Visit some of Sweden’s many islands

Besides the forests and mountains, the region is blessed with some wonderful islands, the most noteworthy being the Ulvön Islands.  North Ulvön, the larger of the two and the only inhabited island, is dreamily beautiful with wooden houses and stilted boathouses on the water’s edge.  There is a sense of utter tranquility here.  With only forty permanent residents and a mere smattering of cars, it is a popular place for visitors looking for absolute relaxation.  

As we walked along the street of the main town, we didn’t see a single soul. Not unless you include the one car which went past, one of the three on the island as our guide wryly commented.  Many Swedes have holiday homes here and come to while away their time in the idyllic setting.  The islands were once Sweden’s largest fishing community. Nowadays, visitors can see the traditional wooden fishing nets laid out along the shore.  The small museum on the island, dedicated to the lives of the fishermen of yesteryear also offers a glimpse into the history. Wheelchair users can access via the ramp into this or down the slope into the lower part.

The wooden houses of North Ulvön as viewed from the water.
The wooden houses of North Ulvön
The accessible entrance of the museum on North Ulvön
Ramp access into the museum

Indulge your culinary curiosity

North Ulvön is also the source of one of Sweden’s most notable and divisive dishes.  Surströmming is fermented herring, originating from times when people had to preserve the fish for as long as possible.  Countless clips on social media sensationalise the so-called ‘smelly / rotten fish’ with all manner of advice about how to prepare it.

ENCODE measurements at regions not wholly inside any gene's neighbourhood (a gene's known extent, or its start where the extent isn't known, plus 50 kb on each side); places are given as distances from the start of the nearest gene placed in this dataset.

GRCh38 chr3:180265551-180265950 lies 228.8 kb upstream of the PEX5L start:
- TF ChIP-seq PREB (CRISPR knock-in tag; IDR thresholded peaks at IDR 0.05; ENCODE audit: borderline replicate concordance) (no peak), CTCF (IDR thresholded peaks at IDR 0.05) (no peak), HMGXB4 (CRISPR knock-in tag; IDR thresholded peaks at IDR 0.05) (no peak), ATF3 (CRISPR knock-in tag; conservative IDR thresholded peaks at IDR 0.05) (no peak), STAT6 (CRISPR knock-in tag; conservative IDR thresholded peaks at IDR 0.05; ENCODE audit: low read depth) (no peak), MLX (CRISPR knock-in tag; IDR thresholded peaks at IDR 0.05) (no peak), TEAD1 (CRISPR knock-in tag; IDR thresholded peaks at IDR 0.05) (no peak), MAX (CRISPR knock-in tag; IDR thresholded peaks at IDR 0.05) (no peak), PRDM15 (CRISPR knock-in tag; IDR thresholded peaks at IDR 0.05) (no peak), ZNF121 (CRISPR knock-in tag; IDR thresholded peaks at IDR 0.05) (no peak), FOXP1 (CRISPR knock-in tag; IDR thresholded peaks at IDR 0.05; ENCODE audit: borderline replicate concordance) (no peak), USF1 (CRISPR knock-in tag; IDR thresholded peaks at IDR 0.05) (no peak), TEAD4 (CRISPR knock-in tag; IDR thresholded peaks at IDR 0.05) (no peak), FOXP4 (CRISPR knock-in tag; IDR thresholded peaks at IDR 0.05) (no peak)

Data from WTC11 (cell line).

But our chef at the Ulvö hotel dismisses all these as hype and quietly shows us the correct way to do it.  There is a definite and distinct aroma, which is not particularly enticing.  I will confess to being a bit apprehensive but am intrigued as he loads it on to flatbreads on top of fil, a type of Swedish yoghurt, along with salad and dill.  Served along with a shot and a beer, I can’t help thinking that this is some form of reward for trying it.  However, I am pleasantly surprised by the taste and find myself going back for more.  

Picture shows freshly prepared Surströmming along with beers ad shot glasses filled with whisky
Ready to try Surströmming?

While on the theme of edibles, it would be remiss not to mention a few wonderful businesses which are based in the region.  They deserve an article all to themselves but there are a few which really stand out.